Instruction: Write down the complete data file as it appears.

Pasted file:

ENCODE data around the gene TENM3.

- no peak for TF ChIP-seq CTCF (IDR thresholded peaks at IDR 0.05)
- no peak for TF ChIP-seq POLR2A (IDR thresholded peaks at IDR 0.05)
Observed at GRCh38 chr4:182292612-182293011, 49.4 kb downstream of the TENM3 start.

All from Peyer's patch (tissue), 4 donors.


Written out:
ENCODE data around the gene TENM3.

- no peak for TF ChIP-seq CTCF (IDR thresholded peaks at IDR 0.05)
- no peak for TF ChIP-seq POLR2A (IDR thresholded peaks at IDR 0.05)
Observed at GRCh38 chr4:182292612-182293011, 49.4 kb downstream of the TENM3 start.

All from Peyer's patch (tissue), 4 donors.